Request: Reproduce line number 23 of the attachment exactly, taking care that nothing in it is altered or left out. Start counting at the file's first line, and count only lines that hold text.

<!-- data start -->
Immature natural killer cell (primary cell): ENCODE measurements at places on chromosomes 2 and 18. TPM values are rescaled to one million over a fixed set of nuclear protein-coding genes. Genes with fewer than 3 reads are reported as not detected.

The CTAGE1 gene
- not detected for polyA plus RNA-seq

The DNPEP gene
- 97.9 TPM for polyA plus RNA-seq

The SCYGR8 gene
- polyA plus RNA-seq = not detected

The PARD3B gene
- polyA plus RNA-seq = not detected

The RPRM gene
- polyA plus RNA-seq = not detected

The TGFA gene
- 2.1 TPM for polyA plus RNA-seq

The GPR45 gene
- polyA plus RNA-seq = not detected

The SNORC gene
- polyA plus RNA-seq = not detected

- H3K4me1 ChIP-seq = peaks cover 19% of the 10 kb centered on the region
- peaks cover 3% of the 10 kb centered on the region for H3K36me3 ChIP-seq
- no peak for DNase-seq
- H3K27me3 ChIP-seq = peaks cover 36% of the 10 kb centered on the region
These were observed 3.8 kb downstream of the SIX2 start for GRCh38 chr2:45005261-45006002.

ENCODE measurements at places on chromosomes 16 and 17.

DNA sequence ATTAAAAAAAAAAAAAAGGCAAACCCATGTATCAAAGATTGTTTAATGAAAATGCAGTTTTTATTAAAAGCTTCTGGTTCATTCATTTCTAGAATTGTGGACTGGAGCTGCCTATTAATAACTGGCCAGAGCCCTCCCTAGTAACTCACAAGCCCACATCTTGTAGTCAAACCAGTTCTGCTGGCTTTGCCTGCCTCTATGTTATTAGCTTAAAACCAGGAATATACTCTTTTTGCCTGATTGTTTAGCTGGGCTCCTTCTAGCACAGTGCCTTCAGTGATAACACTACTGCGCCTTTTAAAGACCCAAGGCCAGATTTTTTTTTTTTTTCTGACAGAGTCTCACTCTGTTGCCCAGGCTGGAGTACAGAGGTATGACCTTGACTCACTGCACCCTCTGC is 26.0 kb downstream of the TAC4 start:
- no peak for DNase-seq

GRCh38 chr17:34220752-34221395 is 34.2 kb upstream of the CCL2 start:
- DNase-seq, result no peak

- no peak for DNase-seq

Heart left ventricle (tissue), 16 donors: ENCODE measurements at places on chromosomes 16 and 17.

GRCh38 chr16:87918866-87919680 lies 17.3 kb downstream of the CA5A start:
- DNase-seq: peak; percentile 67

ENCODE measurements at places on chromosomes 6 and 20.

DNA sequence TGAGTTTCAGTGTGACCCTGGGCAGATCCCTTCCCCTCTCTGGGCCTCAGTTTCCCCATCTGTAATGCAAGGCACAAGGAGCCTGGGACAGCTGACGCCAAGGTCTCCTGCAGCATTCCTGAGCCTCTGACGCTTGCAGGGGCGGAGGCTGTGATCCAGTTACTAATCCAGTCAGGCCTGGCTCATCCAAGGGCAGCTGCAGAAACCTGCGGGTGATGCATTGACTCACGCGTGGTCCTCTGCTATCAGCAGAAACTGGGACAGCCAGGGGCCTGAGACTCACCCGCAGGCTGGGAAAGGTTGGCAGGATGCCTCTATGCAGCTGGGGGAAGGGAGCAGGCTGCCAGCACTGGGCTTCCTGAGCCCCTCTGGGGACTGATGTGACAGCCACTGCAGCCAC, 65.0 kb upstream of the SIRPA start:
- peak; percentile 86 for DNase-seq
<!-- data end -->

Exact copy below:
ENCODE measurements at places on chromosomes 16 and 17.